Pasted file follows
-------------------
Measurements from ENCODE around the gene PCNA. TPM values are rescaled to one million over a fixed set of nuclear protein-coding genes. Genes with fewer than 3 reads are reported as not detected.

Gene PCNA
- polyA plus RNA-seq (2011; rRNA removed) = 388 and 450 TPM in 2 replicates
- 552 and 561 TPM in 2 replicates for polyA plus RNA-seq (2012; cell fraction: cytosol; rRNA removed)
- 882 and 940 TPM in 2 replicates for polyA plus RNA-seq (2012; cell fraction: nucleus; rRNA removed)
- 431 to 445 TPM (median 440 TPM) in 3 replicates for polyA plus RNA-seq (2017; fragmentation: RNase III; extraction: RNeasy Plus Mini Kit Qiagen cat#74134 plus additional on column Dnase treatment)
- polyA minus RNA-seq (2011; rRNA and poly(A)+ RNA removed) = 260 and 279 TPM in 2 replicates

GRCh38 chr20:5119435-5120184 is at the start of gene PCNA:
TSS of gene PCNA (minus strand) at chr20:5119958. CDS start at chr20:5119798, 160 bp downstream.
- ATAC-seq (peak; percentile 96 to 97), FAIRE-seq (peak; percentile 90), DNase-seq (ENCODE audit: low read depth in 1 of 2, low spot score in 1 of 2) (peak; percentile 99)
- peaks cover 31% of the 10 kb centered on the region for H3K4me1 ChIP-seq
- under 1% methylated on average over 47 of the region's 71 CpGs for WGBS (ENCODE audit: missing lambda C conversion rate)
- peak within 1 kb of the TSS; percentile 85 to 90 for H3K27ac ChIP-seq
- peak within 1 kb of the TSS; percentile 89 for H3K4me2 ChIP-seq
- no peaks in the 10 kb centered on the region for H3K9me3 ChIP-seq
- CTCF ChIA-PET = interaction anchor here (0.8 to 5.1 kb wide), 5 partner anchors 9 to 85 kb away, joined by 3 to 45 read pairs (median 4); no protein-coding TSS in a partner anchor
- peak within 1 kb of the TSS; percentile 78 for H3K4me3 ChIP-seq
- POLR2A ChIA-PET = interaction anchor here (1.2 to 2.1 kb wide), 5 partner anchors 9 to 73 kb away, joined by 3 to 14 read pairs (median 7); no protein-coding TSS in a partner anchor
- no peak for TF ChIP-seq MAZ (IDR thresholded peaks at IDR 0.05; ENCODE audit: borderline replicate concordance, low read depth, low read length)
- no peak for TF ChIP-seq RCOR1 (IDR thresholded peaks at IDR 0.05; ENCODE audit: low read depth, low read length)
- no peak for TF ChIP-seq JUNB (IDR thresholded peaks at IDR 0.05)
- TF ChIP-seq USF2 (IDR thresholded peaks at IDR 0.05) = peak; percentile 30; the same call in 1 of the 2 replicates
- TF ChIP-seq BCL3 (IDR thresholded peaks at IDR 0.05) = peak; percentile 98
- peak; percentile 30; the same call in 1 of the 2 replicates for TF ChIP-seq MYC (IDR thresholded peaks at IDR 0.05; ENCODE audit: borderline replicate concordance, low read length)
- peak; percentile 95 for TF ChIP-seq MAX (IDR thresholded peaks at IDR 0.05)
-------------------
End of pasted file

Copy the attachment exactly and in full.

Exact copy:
Measurements from ENCODE around the gene PCNA. TPM values are rescaled to one million over a fixed set of nuclear protein-coding genes. Genes with fewer than 3 reads are reported as not detected.

Gene PCNA
- polyA plus RNA-seq (2011; rRNA removed) = 388 and 450 TPM in 2 replicates
- 552 and 561 TPM in 2 replicates for polyA plus RNA-seq (2012; cell fraction: cytosol; rRNA removed)
- 882 and 940 TPM in 2 replicates for polyA plus RNA-seq (2012; cell fraction: nucleus; rRNA removed)
- 431 to 445 TPM (median 440 TPM) in 3 replicates for polyA plus RNA-seq (2017; fragmentation: RNase III; extraction: RNeasy Plus Mini Kit Qiagen cat#74134 plus additional on column Dnase treatment)
- polyA minus RNA-seq (2011; rRNA and poly(A)+ RNA removed) = 260 and 279 TPM in 2 replicates

GRCh38 chr20:5119435-5120184 is at the start of gene PCNA:
TSS of gene PCNA (minus strand) at chr20:5119958. CDS start at chr20:5119798, 160 bp downstream.
- ATAC-seq (peak; percentile 96 to 97), FAIRE-seq (peak; percentile 90), DNase-seq (ENCODE audit: low read depth in 1 of 2, low spot score in 1 of 2) (peak; percentile 99)
- peaks cover 31% of the 10 kb centered on the region for H3K4me1 ChIP-seq
- under 1% methylated on average over 47 of the region's 71 CpGs for WGBS (ENCODE audit: missing lambda C conversion rate)
- peak within 1 kb of the TSS; percentile 85 to 90 for H3K27ac ChIP-seq
- peak within 1 kb of the TSS; percentile 89 for H3K4me2 ChIP-seq
- no peaks in the 10 kb centered on the region for H3K9me3 ChIP-seq
- CTCF ChIA-PET = interaction anchor here (0.8 to 5.1 kb wide), 5 partner anchors 9 to 85 kb away, joined by 3 to 45 read pairs (median 4); no protein-coding TSS in a partner anchor
- peak within 1 kb of the TSS; percentile 78 for H3K4me3 ChIP-seq
- POLR2A ChIA-PET = interaction anchor here (1.2 to 2.1 kb wide), 5 partner anchors 9 to 73 kb away, joined by 3 to 14 read pairs (median 7); no protein-coding TSS in a partner anchor
- no peak for TF ChIP-seq MAZ (IDR thresholded peaks at IDR 0.05; ENCODE audit: borderline replicate concordance, low read depth, low read length)
- no peak for TF ChIP-seq RCOR1 (IDR thresholded peaks at IDR 0.05; ENCODE audit: low read depth, low read length)
- no peak for TF ChIP-seq JUNB (IDR thresholded peaks at IDR 0.05)
- TF ChIP-seq USF2 (IDR thresholded peaks at IDR 0.05) = peak; percentile 30; the same call in 1 of the 2 replicates
- TF ChIP-seq BCL3 (IDR thresholded peaks at IDR 0.05) = peak; percentile 98
- peak; percentile 30; the same call in 1 of the 2 replicates for TF ChIP-seq MYC (IDR thresholded peaks at IDR 0.05; ENCODE audit: borderline replicate concordance, low read length)
- peak; percentile 95 for TF ChIP-seq MAX (IDR thresholded peaks at IDR 0.05)